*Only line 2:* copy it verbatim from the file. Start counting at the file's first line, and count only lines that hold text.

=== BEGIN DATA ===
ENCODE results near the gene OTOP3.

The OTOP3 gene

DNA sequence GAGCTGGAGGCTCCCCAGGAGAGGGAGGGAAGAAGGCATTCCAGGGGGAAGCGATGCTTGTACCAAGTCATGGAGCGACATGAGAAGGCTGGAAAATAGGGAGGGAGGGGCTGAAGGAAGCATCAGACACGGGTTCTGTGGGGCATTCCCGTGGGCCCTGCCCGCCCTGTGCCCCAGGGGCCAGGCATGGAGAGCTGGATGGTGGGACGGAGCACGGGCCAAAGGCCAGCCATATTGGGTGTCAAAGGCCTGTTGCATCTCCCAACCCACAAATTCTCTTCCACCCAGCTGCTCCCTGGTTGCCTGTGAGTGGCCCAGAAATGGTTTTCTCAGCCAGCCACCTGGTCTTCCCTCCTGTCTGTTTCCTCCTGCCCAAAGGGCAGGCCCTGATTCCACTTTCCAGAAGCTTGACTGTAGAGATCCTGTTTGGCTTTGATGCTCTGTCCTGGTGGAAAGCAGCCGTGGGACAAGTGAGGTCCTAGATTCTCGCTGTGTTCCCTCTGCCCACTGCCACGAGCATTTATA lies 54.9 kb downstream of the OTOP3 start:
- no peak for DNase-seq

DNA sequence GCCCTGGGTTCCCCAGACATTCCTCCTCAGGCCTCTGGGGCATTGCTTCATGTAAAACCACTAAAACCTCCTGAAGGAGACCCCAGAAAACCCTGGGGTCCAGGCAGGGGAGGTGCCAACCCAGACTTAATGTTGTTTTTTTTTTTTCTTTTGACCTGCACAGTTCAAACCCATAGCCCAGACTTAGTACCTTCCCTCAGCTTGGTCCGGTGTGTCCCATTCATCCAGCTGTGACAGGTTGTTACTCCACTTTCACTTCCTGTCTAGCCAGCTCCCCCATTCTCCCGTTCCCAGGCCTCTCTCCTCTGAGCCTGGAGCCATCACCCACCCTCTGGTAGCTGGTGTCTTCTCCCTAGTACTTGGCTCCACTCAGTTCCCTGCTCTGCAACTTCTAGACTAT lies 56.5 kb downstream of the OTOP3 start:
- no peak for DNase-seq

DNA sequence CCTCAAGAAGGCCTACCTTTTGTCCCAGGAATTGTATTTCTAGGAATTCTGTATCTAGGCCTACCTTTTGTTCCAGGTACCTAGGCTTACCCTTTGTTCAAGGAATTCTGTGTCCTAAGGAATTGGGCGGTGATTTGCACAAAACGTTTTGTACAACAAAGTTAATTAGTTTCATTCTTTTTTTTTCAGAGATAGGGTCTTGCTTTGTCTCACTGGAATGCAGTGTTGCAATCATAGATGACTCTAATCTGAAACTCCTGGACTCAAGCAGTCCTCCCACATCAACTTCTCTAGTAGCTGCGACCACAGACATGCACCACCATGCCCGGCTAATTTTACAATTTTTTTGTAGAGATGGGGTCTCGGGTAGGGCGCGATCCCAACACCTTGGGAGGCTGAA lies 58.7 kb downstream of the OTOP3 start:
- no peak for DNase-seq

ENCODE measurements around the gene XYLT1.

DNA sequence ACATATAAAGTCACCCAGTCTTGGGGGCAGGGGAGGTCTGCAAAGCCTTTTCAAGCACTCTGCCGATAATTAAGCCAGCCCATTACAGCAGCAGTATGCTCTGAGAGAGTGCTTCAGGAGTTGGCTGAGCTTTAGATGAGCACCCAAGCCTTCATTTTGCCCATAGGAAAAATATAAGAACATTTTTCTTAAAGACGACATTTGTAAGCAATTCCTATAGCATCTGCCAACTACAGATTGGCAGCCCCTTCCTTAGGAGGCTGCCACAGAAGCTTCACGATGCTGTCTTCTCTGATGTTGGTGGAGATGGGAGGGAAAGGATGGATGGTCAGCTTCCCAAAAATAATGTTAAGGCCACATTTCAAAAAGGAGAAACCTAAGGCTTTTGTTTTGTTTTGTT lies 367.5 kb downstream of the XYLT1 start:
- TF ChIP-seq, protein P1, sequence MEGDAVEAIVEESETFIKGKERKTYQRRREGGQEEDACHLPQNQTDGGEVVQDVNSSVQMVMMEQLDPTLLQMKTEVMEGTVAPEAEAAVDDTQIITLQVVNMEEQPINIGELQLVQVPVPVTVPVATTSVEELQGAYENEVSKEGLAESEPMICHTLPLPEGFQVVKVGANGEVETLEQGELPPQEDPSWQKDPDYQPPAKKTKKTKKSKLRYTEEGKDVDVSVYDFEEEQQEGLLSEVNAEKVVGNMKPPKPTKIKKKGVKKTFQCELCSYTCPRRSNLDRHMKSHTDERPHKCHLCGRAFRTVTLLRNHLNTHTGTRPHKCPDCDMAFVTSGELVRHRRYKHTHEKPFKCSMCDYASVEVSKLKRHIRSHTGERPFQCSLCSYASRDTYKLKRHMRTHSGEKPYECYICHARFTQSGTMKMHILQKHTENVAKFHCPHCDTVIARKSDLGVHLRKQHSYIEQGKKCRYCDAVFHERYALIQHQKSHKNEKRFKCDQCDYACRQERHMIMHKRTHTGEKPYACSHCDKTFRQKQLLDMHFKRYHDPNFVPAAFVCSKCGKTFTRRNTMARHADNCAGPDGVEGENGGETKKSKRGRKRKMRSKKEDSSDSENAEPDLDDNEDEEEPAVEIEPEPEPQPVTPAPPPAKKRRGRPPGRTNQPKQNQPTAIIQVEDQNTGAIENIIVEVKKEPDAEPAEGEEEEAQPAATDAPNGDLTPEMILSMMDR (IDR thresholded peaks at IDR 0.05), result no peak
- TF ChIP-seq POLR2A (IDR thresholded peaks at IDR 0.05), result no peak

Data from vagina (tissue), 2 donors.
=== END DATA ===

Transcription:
The OTOP3 gene